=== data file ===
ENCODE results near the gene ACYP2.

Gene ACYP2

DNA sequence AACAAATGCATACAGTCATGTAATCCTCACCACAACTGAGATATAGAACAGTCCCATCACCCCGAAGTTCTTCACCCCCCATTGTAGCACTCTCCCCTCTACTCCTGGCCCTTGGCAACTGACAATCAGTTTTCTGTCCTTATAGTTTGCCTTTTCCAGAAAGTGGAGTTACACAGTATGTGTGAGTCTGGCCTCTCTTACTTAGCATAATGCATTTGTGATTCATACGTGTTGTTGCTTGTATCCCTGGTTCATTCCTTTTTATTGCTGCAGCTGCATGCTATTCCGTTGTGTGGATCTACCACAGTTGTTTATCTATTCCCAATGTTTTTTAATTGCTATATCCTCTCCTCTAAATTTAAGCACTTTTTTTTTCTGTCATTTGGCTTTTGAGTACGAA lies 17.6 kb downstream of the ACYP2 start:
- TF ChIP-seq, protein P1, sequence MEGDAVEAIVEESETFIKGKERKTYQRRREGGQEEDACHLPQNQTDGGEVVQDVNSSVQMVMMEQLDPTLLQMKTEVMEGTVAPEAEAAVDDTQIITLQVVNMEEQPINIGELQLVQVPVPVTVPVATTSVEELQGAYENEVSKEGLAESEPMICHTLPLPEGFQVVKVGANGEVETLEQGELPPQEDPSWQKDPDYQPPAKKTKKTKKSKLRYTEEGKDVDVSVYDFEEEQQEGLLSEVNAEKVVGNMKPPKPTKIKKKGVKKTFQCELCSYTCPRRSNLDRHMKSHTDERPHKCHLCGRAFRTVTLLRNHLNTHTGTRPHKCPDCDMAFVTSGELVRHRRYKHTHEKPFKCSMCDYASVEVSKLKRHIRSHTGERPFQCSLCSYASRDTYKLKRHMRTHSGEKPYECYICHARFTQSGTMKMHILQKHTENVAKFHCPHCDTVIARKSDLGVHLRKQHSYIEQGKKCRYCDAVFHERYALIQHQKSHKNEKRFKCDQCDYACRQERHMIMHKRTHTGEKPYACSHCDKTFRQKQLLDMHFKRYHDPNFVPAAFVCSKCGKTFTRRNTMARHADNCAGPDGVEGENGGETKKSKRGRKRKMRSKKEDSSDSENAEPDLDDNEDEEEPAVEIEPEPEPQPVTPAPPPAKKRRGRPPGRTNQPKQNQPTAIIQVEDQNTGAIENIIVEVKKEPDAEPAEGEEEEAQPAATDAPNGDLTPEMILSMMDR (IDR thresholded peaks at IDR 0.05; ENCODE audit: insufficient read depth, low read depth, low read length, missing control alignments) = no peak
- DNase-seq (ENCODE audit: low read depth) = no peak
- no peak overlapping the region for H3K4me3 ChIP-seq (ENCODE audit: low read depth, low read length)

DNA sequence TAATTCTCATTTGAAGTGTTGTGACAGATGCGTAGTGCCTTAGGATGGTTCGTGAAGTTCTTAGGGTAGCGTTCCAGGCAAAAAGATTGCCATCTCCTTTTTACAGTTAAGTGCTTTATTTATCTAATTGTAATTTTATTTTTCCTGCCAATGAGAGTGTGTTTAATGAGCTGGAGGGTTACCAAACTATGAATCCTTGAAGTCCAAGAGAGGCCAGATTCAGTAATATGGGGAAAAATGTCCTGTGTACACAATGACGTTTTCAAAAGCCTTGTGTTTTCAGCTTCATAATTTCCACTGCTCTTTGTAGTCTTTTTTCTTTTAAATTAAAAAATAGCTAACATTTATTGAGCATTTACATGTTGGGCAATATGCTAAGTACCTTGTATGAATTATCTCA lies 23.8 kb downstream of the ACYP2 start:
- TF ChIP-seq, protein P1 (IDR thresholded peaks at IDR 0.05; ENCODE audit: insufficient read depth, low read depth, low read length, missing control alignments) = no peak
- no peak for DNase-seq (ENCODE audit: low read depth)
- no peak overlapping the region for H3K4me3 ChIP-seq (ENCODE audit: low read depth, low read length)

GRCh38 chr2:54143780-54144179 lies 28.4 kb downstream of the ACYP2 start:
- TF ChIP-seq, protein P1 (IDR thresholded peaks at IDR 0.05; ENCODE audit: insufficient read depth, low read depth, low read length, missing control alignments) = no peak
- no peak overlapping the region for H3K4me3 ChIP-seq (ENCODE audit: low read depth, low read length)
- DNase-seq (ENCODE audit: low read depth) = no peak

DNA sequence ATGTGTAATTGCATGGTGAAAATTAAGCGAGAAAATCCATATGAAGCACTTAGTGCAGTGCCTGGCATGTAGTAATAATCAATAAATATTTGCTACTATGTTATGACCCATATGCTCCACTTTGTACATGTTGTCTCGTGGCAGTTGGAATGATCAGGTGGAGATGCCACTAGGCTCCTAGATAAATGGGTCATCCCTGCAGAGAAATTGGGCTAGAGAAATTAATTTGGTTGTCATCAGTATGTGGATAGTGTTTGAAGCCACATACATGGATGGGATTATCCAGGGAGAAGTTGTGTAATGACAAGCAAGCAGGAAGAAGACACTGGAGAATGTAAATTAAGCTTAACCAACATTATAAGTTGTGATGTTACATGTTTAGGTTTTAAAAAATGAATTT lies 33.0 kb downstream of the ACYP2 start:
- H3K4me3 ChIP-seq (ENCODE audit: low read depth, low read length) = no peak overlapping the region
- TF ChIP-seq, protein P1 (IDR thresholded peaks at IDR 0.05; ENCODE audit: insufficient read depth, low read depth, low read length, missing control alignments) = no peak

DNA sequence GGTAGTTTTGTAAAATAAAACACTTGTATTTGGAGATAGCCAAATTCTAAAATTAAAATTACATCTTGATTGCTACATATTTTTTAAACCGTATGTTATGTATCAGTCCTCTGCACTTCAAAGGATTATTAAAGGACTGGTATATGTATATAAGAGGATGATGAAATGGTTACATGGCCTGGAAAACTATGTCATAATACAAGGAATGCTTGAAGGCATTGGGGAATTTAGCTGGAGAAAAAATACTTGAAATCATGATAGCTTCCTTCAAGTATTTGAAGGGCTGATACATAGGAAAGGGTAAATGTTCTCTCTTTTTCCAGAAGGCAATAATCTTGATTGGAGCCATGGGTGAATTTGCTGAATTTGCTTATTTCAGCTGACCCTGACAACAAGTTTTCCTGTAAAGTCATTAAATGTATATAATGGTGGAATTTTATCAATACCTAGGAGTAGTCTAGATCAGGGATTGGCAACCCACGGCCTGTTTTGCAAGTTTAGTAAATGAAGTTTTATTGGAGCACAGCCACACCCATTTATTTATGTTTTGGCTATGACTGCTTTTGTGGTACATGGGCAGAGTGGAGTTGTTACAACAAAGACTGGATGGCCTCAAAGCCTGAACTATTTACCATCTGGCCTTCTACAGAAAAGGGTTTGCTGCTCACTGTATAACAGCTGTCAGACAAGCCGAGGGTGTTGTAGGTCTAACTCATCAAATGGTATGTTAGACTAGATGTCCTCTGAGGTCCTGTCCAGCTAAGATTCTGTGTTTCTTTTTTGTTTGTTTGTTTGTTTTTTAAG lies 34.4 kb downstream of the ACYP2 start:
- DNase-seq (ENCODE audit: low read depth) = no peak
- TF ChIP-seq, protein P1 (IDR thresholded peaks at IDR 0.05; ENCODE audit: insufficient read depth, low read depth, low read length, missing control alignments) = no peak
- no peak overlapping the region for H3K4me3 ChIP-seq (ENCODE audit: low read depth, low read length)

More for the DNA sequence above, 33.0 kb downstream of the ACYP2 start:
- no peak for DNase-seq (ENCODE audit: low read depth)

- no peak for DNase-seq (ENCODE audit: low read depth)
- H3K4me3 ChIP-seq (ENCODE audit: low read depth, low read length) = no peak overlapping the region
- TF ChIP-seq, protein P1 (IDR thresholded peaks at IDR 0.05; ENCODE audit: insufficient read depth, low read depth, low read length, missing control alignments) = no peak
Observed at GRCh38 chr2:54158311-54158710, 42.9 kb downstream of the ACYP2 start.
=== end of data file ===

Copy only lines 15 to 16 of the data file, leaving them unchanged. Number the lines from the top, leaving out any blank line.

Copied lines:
DNA sequence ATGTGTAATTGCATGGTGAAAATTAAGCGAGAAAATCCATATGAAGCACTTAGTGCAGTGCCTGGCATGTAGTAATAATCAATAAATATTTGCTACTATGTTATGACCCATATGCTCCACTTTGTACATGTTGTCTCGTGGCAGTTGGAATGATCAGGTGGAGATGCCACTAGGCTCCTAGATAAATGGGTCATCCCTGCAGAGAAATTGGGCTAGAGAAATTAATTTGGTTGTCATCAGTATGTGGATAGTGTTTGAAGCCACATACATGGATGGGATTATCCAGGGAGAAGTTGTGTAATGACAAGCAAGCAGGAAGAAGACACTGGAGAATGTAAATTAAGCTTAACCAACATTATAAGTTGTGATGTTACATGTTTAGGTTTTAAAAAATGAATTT lies 33.0 kb downstream of the ACYP2 start:
- H3K4me3 ChIP-seq (ENCODE audit: low read depth, low read length) = no peak overlapping the region